The sweet congratulatory messages are rolling in at this point, so take the opportunity to plug your need for a stroller or some adorable and affordable gently used baby clothes! As they say, the squeaky wheel gets the grease.
Unfortunately, diapering is another major expense in the newborn world. Similar to your feeding options, there are only two ways new parents can go: Disposable or Reusable Cloth Diapers.
According to The Bump: “A typical family can spend between $2,000 and $3,000 per baby for two years on disposable diapers while cloth diapers and accessories run about $800 to $1,000 if you wash them yourself.”
What You’ll Need with Cloth Diapers:
- 3-4 Dozen Cloth diapers
- Washing machine with a “sanitize” or hot option
- Diaper bag
- Baby ointment or other barrier creams to prevent rashes
Other Newborn Essentials:
- Crib & Crib Mattress
- Car seat (Pro tip: Aim for the convertible ones so you can use them for a long time)
- Baby monitor
The First 12 Months
At this point, your baby should be about 50% longer than when they were firstborn. Get ready for more aggressive movements like pushing, kicking, and throwing whatever you put in their little hands.
Also, be prepared for some self-exploring as your baby starts to pull themselves upright. At this point, they might be taking their first steps and will require more supervision than before. Their vocabulary will still be pretty limited, but you should certainly encourage conversation as they will actively try to communicate with you in their first language of baby babble.
Leverage Your Support Network:
We won’t sugar coat it – the first 12 months are going to be intense…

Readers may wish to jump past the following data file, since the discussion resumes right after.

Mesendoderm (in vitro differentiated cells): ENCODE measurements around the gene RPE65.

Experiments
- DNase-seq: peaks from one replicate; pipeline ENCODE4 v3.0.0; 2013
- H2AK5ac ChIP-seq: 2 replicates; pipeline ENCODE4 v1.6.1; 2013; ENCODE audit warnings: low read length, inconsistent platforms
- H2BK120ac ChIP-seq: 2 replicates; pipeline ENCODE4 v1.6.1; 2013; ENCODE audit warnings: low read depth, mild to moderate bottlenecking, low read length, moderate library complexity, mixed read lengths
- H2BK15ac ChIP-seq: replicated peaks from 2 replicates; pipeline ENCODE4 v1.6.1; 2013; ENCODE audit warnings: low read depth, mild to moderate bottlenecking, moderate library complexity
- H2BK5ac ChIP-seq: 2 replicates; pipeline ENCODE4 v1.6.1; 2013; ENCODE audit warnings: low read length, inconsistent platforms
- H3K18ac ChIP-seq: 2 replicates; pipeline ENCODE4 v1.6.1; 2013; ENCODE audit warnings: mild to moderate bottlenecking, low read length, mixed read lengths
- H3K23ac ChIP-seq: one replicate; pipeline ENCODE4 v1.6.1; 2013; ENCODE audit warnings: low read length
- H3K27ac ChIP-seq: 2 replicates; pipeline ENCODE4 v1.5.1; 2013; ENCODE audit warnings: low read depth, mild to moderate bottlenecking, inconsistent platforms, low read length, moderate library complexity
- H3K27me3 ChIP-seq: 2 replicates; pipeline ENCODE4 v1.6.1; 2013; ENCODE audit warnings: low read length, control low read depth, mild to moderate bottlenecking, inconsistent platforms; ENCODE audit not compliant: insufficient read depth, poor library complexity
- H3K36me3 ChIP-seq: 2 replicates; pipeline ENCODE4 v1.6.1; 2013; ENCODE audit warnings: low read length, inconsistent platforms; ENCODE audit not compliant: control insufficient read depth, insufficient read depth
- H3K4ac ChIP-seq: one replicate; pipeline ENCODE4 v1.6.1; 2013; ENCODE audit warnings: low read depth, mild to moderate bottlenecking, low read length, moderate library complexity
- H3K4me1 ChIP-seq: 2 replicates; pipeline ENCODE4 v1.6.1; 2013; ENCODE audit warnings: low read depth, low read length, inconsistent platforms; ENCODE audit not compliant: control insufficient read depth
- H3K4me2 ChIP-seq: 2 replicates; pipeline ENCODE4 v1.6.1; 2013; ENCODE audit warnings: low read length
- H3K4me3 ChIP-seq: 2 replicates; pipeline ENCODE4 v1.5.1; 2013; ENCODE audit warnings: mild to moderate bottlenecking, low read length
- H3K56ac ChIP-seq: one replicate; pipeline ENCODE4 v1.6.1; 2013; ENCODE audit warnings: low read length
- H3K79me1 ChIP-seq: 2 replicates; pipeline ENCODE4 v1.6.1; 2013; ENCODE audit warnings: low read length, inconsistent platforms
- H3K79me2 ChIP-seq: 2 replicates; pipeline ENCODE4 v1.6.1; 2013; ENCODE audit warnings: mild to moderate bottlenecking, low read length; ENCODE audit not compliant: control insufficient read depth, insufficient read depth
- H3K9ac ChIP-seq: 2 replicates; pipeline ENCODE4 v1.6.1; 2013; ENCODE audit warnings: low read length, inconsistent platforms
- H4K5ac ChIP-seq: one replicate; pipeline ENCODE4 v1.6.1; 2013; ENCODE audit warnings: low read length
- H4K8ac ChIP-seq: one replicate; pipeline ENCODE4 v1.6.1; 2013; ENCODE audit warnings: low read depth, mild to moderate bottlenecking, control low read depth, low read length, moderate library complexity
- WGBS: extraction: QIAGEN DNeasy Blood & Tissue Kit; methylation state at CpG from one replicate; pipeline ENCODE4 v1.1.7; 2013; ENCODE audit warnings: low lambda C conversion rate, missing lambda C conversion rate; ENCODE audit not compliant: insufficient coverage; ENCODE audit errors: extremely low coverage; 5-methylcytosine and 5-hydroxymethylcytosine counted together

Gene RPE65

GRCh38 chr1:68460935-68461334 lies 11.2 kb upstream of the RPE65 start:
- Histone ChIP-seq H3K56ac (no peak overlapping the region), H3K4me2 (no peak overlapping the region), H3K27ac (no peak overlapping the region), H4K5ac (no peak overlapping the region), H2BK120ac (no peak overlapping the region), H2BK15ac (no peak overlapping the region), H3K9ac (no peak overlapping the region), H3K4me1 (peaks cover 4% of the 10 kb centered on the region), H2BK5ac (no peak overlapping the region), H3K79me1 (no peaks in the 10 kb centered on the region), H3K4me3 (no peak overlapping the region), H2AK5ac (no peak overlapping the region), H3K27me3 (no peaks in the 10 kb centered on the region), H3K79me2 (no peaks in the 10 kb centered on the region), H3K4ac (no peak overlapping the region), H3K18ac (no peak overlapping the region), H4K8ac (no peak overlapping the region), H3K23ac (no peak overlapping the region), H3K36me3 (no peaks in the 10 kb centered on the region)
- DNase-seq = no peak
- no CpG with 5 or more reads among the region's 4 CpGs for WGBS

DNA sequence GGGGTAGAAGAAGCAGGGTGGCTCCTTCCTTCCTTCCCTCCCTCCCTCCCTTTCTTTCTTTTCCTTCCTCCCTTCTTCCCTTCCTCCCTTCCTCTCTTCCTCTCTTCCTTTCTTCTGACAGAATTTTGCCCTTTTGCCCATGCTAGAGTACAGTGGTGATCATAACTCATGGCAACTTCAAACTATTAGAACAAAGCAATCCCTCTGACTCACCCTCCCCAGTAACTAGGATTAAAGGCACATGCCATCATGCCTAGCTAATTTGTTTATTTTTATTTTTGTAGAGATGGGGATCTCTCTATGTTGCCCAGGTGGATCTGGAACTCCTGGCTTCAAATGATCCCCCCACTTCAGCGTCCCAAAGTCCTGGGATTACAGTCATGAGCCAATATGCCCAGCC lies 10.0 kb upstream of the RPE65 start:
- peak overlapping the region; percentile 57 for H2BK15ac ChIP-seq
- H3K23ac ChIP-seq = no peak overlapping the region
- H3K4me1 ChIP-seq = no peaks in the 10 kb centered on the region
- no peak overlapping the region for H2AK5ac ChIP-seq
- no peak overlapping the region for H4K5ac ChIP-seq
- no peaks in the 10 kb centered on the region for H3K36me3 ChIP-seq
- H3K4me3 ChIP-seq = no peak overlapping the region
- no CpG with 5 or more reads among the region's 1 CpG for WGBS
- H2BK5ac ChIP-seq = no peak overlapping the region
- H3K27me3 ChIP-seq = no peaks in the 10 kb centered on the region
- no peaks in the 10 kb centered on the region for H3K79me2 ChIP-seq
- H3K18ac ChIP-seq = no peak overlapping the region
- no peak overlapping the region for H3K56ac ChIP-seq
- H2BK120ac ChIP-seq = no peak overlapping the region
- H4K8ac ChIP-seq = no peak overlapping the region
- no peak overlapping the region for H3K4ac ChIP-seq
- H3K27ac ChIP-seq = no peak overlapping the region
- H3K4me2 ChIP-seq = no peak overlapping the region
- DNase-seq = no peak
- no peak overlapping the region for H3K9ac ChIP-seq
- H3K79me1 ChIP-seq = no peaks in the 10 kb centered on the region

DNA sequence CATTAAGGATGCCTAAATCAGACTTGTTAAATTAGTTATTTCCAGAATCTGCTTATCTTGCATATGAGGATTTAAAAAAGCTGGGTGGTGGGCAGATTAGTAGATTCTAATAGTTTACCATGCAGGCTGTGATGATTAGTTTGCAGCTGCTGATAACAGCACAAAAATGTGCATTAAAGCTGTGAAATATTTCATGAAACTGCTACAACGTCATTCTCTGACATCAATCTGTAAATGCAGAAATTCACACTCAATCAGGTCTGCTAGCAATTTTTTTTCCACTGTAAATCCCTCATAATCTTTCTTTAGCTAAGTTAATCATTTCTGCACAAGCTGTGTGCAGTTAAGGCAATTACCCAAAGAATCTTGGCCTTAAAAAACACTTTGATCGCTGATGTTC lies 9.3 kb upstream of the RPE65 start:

Make sure everything and everyone you need for help are lined up and ready at a moment’s notice. If someone offers you a free crib or any sort of help, make sure you TAKE IT. You’ll quickly start to become savvy with accepting assistance whenever available. For example, when guests come over to see the newborn, use that time to sneak off to the bathroom or give yourself a break ☺
Roll with the Punches
A good boxer doesn’t always dodge EVERY punch – they just try to minimize the overall damage and adapt to the fight. We suggest you take the same approach.
Try not to stress too much if things don’t go according to plan, especially during a pandemic… Many of the skills you develop as a new parent are going to be trial by fire. Embrace the general chaos that comes with being a new parent and remember to go easy on yourself. There is no perfect manual to this part of life – try and accept the situation for what it is and find the joy where you can.
Get Connected and Stay Connected
As we mentioned, getting your support network in order is definitely important – and so is expanding it. Embrace your new identity as a mother and plug yourself into the network of other moms in the area as a resource.
It’s a Subculture
Being a mom transcends beyond religious or ethnic backgrounds. Our tips help you prepare for a baby no matter where you live – however, it definitely helps to get tips from your local mom network for the little details we didn’t cover here, like the best places to get cheap baby clothes, best daycares, or local programs to help families.
Emotional Support (again):
We cannot stress enough the importance of taking care of your emotional wellbeing. It is easy to give yourself up to put the newborn first, but you cannot pour from an empty cup. A support system, small or big, local or virtual, is hugely impactful. Nearby support is amazing, but you can definitely connect with parents all over the world and find support with questions or frustrations and reach out for parenting advice and tips. Having someone to confide in is always helpful.
Remember that giving advice can feel just as good as receiving it. You may not have veteran parent status yet but sharing your experiences with other parents can be validating and cathartic on both ends.
Parent Smarter, not Harder!
There are endless resources on the internet with lists put together by veteran parents about the best hospitals, school districts, daycares, day camps, parent + me classes, the least expensive formulas, baby-safe cleaning supplies…. Take advantage of the existing research and knowledge out there to make your days go a little bit easier.
You may also be able to connect with other parents for a baby item swap (either locally or via the internet and your neighborhood shipping center) — form a connection, swap parent battle stories, get some cute gently used kids clothing hand-me-downs, and save some money all at once!